•Q. We live in Buffalo, N.Y., and our son will be living and attending graduate school in Glendale, Ariz. He owns a 2000 Ford Contour. We are having it transported out there. From what I have learned, his car will have to pass an emissions test once he is out there. With the car being so old, we are concerned that it might not pass. Is there anything we can do before we go through the expense of transporting his car to Arizona to determine if we will have to put money into it to meet Arizona’s emissions standards?•
RAY: Does this involve taping a Benjamin Franklin to the underside of the registration?
TOM: No, this is legit. For cars that are model year 1996 and later, the emissions inspection is done by computer. You can have the same test done locally before you ship the car.
RAY: All 1996 and later cars have a system called OBD II. That stands for On Board Diagnostics ... uh, Two! This is the second generation of OBD. OBD is a system of monitors that continuously check things that relate to a car’s emissions – things like the catalytic converter, whether the engine is misfiring and whether the fuel-tank vapor-recovery system is keeping gas fumes from leaking out into the air.
TOM: If anything that affects the car’s emissions is not working correctly, that monitor will tell the computer, and the computer will command the Check Engine light (also known as the MIL – Malfunction Indicator Light) to light up on your dashboard.
RAY: So if the Check Engine light is off and the car’s monitors all report that they are “ready,” then your car will pass that part of the emissions test.
TOM: You can have that stuff checked at any repair shop that has a scan tool, which almost every shop has these days. They simply plug their scan tool into your car’s OBD port, and it gives them a readout. If the readout says “monitors ready” and the Check Engine light is off, you’re good to go in New York or Arizona.
RAY: Actually, they allow you to pass even if you have one monitor that is not “ready.” For instance, one thing that’s monitored is the fuel-tank pressure. The tank is supposed to be able to hold pressure rather than release gasoline fumes to the environment. But if you just refueled the car, that monitor may show “not ready.” So the one monitor exception is designed to give you a pass on reasonable faults.
TOM: The second part of Arizona’s emissions test just checks your gas cap, to make sure it holds pressure. Your local garage can check that, too.
RAY: Keep in mind, though, that one thing that leads to emissions-test failures is a dead battery. If your battery dies, or it is disconnected while the car is being shipped, all of the information in the OBD II system will be wiped out. That means you’ll need to drive the car 25 or 30 miles, with enough restarts, for the OBD system to collect enough data to be able to report again.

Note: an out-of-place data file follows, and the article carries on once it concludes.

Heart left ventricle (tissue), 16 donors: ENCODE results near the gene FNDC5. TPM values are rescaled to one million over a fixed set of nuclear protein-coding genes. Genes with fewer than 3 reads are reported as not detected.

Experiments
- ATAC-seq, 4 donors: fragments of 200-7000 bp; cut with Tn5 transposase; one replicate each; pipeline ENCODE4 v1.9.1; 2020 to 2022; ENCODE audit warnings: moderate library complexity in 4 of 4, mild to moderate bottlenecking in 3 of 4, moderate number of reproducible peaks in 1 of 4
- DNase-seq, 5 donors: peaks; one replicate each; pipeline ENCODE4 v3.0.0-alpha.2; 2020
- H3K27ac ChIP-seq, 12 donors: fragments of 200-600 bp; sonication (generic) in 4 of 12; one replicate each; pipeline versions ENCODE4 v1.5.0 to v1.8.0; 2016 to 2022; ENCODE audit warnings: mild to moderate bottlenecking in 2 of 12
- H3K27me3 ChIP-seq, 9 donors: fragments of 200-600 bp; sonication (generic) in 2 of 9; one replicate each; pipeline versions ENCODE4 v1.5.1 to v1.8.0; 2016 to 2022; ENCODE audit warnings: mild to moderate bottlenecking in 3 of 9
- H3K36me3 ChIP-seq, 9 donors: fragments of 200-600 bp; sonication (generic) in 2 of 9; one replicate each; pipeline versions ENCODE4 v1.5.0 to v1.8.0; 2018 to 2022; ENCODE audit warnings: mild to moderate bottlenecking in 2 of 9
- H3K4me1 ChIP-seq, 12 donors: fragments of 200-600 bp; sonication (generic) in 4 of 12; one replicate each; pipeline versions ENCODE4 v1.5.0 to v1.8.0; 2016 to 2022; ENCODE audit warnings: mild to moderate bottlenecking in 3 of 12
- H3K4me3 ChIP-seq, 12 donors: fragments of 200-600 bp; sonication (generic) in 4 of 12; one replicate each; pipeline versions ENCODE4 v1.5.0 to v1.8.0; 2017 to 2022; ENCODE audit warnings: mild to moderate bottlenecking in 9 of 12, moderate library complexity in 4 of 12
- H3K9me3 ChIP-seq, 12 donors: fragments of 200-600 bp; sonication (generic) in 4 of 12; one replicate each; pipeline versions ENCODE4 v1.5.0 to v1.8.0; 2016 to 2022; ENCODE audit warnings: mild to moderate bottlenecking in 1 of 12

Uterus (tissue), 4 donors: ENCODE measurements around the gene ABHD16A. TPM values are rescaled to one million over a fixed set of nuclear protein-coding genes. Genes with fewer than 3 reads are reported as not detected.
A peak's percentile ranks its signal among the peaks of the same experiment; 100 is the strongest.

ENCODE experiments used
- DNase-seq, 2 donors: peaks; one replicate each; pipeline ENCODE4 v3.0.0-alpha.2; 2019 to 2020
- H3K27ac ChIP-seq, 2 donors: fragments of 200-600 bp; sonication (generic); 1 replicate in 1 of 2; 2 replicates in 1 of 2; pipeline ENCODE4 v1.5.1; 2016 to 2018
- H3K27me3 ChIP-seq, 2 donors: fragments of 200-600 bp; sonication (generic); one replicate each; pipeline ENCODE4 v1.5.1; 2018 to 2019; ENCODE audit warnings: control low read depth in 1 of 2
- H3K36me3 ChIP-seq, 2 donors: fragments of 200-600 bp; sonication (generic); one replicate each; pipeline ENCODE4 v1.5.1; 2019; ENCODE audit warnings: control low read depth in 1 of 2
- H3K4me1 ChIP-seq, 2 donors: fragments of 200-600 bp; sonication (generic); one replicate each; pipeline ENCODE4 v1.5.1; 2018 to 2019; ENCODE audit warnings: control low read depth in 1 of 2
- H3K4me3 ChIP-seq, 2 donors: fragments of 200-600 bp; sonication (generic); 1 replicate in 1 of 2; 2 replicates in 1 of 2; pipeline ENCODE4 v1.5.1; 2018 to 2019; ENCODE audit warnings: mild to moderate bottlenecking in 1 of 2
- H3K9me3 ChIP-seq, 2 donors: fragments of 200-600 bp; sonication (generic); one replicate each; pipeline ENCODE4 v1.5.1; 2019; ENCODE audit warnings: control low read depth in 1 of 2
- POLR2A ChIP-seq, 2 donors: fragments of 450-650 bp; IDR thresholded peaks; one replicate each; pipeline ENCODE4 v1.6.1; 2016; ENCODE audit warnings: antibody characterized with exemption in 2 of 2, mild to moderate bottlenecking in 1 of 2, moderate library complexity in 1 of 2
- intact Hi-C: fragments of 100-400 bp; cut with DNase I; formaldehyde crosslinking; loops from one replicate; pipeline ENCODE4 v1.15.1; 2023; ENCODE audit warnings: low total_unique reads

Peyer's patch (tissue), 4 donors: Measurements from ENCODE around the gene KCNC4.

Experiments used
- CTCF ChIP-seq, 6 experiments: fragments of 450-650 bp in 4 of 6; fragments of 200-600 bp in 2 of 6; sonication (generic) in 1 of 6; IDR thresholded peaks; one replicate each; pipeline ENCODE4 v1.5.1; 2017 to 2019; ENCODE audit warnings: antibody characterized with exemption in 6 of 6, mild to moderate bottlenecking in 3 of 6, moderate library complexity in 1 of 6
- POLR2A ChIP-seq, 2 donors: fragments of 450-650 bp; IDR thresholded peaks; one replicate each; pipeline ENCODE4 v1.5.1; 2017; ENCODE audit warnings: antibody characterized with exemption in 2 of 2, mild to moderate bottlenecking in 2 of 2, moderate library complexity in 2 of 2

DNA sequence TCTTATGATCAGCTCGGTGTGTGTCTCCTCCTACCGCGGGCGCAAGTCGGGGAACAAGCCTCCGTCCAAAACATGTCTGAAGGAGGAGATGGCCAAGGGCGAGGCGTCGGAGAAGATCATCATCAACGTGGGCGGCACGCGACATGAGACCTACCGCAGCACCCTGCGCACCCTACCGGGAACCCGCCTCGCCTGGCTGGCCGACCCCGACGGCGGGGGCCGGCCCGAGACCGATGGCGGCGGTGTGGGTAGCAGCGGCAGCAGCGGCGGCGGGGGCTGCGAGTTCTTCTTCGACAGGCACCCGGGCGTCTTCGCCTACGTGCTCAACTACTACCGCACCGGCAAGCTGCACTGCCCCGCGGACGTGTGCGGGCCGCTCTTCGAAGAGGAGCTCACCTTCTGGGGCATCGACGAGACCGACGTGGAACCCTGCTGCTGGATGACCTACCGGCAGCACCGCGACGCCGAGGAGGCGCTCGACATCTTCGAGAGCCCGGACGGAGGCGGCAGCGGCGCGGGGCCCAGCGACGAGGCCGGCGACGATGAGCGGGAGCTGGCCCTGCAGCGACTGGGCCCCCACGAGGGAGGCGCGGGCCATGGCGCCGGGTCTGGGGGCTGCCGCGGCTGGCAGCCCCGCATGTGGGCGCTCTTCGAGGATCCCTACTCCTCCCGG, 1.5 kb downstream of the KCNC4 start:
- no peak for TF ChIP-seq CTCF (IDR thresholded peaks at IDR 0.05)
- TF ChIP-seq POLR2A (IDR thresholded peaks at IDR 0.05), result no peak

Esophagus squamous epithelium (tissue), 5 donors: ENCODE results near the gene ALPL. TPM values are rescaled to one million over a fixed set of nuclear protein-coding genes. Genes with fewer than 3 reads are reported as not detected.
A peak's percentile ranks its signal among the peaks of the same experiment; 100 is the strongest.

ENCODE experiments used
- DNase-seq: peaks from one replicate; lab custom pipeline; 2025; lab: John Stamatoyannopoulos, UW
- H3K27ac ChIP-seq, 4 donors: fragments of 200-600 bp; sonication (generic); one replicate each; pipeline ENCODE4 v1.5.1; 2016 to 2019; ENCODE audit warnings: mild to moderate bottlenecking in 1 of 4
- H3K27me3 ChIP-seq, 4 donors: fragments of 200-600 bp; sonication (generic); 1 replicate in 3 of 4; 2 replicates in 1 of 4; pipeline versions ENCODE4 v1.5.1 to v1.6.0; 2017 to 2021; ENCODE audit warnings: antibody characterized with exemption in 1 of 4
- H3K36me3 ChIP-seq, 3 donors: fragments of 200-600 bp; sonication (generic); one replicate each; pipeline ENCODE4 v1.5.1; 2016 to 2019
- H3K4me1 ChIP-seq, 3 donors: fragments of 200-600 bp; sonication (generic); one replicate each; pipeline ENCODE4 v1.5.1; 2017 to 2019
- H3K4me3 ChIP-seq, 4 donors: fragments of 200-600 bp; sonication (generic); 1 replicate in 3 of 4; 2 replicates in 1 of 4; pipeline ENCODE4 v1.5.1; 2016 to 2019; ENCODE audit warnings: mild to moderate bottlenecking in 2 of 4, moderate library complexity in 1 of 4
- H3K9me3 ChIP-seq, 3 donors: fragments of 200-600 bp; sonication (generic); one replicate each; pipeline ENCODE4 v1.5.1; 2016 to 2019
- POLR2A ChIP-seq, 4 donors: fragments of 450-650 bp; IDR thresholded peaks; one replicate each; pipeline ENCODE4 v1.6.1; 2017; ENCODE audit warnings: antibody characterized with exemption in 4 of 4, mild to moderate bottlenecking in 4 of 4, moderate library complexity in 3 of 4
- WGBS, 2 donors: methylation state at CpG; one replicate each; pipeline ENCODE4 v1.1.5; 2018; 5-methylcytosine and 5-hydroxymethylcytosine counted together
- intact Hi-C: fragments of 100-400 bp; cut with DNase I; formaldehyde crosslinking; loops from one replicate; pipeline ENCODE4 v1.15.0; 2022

TOM: But other than that, if it passes the OBD II in New York, it should pass in Arizona, too.
•Q. I have a 2009 Subaru Impreza Outback Sport with a stick shift. Every now and again, when I have the car in third gear, the stick will pop out. If my hand happens to be resting on the gear and it pops out, I can feel the stick pushing out of gear. If I try to put the stick back into gear too soon, it grinds, not allowing or wanting me to put the stick back in third gear. This all happens in a matter of seconds, and then I can get the stick back into third. It doesn’t feel right, and I’m not the only person who has experienced this. My husband borrowed my car once and asked if I knew about this. I had told him about it prior to his borrowing my car, but he apparently hadn’t “heard” me, haha. It happens at least once a day, and when I mentioned it to the Subaru dealer where I take my car for servicing, he told me he didn’t experience it, and that was the end of it. Have you ever heard of this happening, and do you have any ideas on what I need to do to repair it?
RAY: Yes, we’ve heard of this. How do you think we’ve been able to afford a bigger boat every year at the shop?
TOM: Your third-gear synchronizers are shot. The only way to fix that is by rebuilding or replacing the transmission.
RAY: Yeah, I know: “Ouch.”
TOM: I’d probably go with a used or rebuilt transmission on a 5-year-old car like this. Depending on which way you go, that’ll cost you somewhere in the $1,500-$3,000 range. Maybe your husband will “hear” that?
RAY: So, depending on your long-term plans for this car, you might want to just ignore it for now. You won’t hurt anything else if you do. And fortunately, you still have four other forward gears that are working.
TOM: You probably noticed this, but it almost always will pop out when you’re accelerating. So when it pops out of third, shift to fourth.
RAY: You probably can get away with that for a while. Eventually, though, you won’t be able to get it into third at all. And at that point, you’ll have to decide if you want to become a lifetime member of the Second-to-Fourth Club, fix the problem or trade in the car.
TOM: On the other hand, if you know you’re going to be keeping this car until the bitter end, then you should get it fixed right away. Why? Because why suffer with the problem another day if you’re going to pay to fix it eventually? It’s going to cost you just as much a year from now. So why not start enjoying a properly working car right away?
RAY: Or, since your dealer wants to convince you that the transmission is working perfectly, maybe he’ll give you full value on a trade-in now, without discounting it for a transmission rebuild. Good luck.
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